For Wright, this death-by-assessment has yielded an unacceptable inaction given the urgency and scope of the crisis, sure to worsen with the expiration (now extended to March 31) of local and federal eviction moratoria. And so she resolved to begin a hunger strike, a form of protest not seen in San Antonio since 2010, when undocumented and allied college students began a hunger strike to pressure then-Senator Kay Bailey Hutchison to sign onto the DREAM Act. Now as then, the rationale is that nothing else has worked—not protests, not meetings with elected officials, not policy proposals “delivered on a silver plate,” not public comments.
“Protest has become so much white noise to the city,” said Wright. “Report that this is what it’s come to.”
But hunger, and thus food refusal, also has a powerful symbolism within the experience of homelessness. “When you’re homeless,” she said, “you don’t have the energy to protest.” Hunger is desperation. Hunger is utter frustration, banging your head against a door that refuses to open, screaming one’s needs in the face of one who is sympathetic but ultimately unmoved.
Hunger is the violence of unaccountable forms of policy made visceral and public and ugly. The spectacular, self-inflicted violence of food refusal reveals the invisible and banal forms of violence that more systemic denials routinely inflict on the poorest.
According to press materials sent out by Wright, her hunger strike will continue until the City makes key policy changes, including:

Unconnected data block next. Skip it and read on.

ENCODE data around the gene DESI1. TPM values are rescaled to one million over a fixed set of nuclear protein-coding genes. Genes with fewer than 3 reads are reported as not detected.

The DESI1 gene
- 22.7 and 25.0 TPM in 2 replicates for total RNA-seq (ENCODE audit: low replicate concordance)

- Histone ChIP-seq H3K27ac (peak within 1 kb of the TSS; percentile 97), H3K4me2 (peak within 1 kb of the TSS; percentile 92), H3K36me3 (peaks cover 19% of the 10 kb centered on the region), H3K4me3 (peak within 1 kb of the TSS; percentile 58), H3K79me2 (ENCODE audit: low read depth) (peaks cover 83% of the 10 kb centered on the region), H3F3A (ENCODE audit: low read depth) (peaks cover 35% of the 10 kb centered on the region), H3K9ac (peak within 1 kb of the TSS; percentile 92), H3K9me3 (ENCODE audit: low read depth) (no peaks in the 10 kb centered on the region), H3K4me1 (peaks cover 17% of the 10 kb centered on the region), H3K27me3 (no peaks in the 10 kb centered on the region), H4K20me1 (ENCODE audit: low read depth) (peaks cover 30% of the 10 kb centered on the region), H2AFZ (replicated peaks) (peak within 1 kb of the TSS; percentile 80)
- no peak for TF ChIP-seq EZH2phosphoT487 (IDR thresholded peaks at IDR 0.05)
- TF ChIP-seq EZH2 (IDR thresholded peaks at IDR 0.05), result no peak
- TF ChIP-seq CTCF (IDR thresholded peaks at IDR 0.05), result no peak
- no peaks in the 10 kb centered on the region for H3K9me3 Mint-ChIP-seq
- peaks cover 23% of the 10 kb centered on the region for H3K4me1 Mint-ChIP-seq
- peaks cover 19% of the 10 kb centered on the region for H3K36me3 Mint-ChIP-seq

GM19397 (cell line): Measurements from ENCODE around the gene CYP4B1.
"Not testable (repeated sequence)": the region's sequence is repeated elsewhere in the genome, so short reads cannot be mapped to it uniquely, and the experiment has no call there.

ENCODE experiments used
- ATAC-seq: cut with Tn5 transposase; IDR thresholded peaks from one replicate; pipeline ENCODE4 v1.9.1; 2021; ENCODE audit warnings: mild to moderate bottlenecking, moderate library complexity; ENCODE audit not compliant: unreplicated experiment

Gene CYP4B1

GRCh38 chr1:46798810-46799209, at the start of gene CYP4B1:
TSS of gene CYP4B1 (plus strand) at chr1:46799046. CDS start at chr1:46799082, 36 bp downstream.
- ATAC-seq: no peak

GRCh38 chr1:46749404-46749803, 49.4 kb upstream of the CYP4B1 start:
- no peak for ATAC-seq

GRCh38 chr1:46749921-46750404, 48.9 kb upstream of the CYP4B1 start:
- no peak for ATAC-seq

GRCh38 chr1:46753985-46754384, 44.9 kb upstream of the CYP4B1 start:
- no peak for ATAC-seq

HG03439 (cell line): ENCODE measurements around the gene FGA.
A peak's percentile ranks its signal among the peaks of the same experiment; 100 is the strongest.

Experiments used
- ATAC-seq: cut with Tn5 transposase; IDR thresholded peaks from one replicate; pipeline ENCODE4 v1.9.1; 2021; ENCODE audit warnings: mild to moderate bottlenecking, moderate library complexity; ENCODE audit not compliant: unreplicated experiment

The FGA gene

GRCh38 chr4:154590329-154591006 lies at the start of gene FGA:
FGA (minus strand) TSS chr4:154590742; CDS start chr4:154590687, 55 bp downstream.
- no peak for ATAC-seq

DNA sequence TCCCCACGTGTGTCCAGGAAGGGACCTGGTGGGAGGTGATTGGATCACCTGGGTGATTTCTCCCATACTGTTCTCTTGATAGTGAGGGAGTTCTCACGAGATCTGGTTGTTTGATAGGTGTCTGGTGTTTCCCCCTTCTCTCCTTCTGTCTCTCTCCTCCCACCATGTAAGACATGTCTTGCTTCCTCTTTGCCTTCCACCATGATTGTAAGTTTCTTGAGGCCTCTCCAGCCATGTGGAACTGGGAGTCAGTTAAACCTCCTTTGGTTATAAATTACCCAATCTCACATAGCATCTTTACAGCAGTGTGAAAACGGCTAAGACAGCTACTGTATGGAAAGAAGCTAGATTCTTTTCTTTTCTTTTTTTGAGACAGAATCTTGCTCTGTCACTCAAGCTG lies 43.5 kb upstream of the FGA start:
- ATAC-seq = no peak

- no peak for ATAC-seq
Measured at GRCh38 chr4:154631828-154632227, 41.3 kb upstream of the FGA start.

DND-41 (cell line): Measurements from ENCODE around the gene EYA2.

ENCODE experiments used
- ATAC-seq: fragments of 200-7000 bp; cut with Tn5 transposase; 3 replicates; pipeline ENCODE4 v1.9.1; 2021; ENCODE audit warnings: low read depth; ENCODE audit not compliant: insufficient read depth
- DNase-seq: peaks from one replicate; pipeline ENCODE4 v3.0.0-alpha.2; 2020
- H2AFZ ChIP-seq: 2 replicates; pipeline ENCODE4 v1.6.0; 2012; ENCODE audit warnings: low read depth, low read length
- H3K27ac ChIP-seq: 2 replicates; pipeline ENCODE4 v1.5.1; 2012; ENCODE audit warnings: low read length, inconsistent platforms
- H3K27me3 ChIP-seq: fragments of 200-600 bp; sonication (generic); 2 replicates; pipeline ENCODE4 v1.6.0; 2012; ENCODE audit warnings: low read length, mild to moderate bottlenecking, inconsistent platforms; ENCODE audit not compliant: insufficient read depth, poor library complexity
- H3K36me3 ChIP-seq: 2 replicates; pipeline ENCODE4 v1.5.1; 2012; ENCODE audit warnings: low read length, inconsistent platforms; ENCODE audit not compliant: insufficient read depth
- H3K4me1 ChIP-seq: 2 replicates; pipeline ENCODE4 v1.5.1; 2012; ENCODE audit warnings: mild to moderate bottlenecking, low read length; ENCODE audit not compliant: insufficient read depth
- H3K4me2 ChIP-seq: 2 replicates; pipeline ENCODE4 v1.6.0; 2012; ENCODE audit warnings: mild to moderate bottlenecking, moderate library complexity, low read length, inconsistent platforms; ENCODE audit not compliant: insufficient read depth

- An end to encampment sweeps that unlawfully evict people living in tents;
- Immediate implementation of D1 Councilman Treviño’s Dellview Pilot Program;
- Extension of COSA sanitation services (trash pick-up) to people living in tent encampments;
- Development of immediate alternatives for unsheltered people, beyond Haven for Hope, such as a Safe Parking Lot Program and housing for the shelterless in hotels and vacant buildings;
- Democratizing selection of the next San Antonio Housing Authority CEO by having tenants engage in the hiring process and ultimately vote on candidates.
But hunger can be more than desperation. As with César Chávez or Mohandas K. Gandhi, hunger can also be the discipline that motivates and mobilizes others to join mass movement. To that end, here are two ways to support Molly:
First, sign this petition in support of Wright, titled “Housing is a Human Right.”
Second, join an online solidarity action this Sunday, January 31 from 9:30 a.m. to 7 p.m. CST.
Just Molly, Community Housing Activist
Evictions, by John Oliver
On work preserving legacy homeownership by Rebecca Flores More Revolutionary Music Tunes and Videos After Discussions
Cancel the M’Fing Rents, a background on how housing was pre-pandemic and how Covid has devastated housing even more now. PSL-SATX Jake Tucker
SAHA WORLD Vouchers and NHSD Emergencies
SAHA Tenant, Evon Lafabre
Councilman Roberto Trevino offering his full support and a conversation on ways we can make all demands happen. Brainstorming session.
On Housing Authorities, Teri Castillo, D5 Candidate City Council.
SAHA Update, Kayla Miranda, Expert Opinion, Houseless Society of SA
4:30pm–5pm – Mobile Homes, by John Oliver
5pm–5:30pm EHAP How it went from Ideal to Surreal, Maureen Lydon Galindo, Housing Activist & Jessica Guerrero, Madame Housing Commissioner